Petero submitted that the court grant the defendant leave to travel to Aitutaki, where relatives can look after him.
Kenning questioned whether the fact that the defendant has breached bail twice concerns the prosecution.
“There’s sufficient evidence on the table now that he probably should be remanded in custody,” Kenning said.
After much hesitation, Kenning reluctantly granted the defendant permission to travel to Aitutaki on April 16.
The defendant’s cases were adjourned to June 19. Until then, all bail conditions will continue – the defendant is not to be abroad (on Rarotonga or Aitutaki) between 7pm and 7am, not to purchase or consume alcohol and not to enter into any liquor-licenced premises. He is also required to surrender his passport.
Mere Paitai appeared to face a single charge of driving with excess breath alcohol. The defendant indicated that she intends to employ the legal services of counsel Tony Manarangi, who is currently working overseas and will return to Rarotonga on May 5. On instructions from Manarangi, she sought an adjournment to May 17.
Anania Urirau and Ngametua Kimiia appeared to face joint charges of smoking cannabis and possessing cannabis and a utensil used to smoke cannabis.
Both are being represented by Petero, and both will re-appear in June for sentencing.
Eli Daniel appeared to face a single charge of (being a male) assaulting a female, which he denies.
The matter was adjourned to April 26, and in the interim the defendant was ordered to surrender his passport.
Junior Marekino appeared to face a single charge of possession of cannabis, which he denies. He will re-appear for call-over on April 26, and in the meantime has pledged to seek legal counsel.
Jason Arioka appeared on a single charge of theft.
Petero told the court that police have indicated they intend to downgrade the charge his client faces.
He then requested an adjournment to April 26, which the court granted. Until then the defendant’s bail conditions will continue – he is not to leave Rarotonga and not to associate with Ngatupuna Rata, and he must report to the police station twice weekly.
Perina Tekoronga appeared to face a single charge of driving with excess breath alcohol, which she admits.
She told the court that whilst she does not deny the charge, the police officers who charged her were “unprofessional”. She also alleged that a female police officer “pushed” and “shoved” her, and claims she has bruises and scratches as a result of the incident.
“I felt like I was a most-wanted murderer, how they treated me.”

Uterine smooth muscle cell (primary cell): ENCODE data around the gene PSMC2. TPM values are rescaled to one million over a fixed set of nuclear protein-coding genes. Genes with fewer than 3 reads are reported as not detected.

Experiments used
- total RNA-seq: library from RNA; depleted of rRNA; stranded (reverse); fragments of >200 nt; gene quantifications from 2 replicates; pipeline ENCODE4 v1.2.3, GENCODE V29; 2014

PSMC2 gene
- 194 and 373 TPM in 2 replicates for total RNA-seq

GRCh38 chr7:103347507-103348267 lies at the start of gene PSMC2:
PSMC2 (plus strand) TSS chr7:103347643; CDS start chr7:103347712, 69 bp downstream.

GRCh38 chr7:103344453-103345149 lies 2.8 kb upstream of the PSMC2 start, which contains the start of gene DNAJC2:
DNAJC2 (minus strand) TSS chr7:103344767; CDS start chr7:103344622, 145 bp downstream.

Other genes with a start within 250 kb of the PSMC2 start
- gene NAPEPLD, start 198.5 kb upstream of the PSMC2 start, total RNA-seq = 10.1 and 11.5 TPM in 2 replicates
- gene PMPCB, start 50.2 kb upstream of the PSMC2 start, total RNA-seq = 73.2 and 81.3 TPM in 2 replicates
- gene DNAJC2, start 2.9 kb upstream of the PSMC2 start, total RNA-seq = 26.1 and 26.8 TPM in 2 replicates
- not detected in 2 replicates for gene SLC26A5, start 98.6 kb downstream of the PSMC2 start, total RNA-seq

Kenning advised her to file a formal complaint with the commissioner of police.
“There are two matters. One is driving with excess breath alcohol and the court can deal with thatThe other issue with regards to the behaviour of the police is not a matter for the court and the court should not take your story into account without the opportunity for the police to respondIt would appear to me that you should lay a complaint with the commissioner of police.
“We don’t have an alternative. We don’t have a police complaints committee or anything like that but I think you can rely on his (the commissioner’s) integrity,” Kenning said.
On the charge the defendant was convicted and fined $350 and ordered to pay court costs of $30. She was further disqualified from holding or obtaining a driver’s licence for 12 months.
Tutai Upu King appeared on a single charge of contempt of court after failing to report to the police station as required by her bail conditions.
Petero explained that it was a “genuine mistake” on the defendant’s part, one she attempted to correct by appearing at police headquarters the next morning.
Upon admitting her guilt, the defendant was convicted and fined $50 and ordered to pay court costs of $30.
Ngatupuna Rata appeared in the Cook Islands High Court yesterday on 12 charges.
The defendant has admitted charges of theft and denied further charges of theft, being party to an offence and breaking and entering with intent to commit a crime. He has yet to enter pleas on charges of breaking and entering, aiding and abetting and assaulting a female.
Defence counsel Wilkie Rasmussen requested an adjournment in order to have time to review the charges with his client, and to liaise with the prosecution in hopes of reducing the number of charges his client faces.
“This practice of laying multiple charges against people needs to be re-examined in the sense that it might not be (useful) to charge someone with so many charges when one or two charges would suffice,” Rasmussen said.
He claimed his client faces charges laid under “unusual circumstances”, and indicated he will be discussing those with the Crown.
The defendant was released on bail, with conditions to continue until he appears before the court on May 9 for sentencing.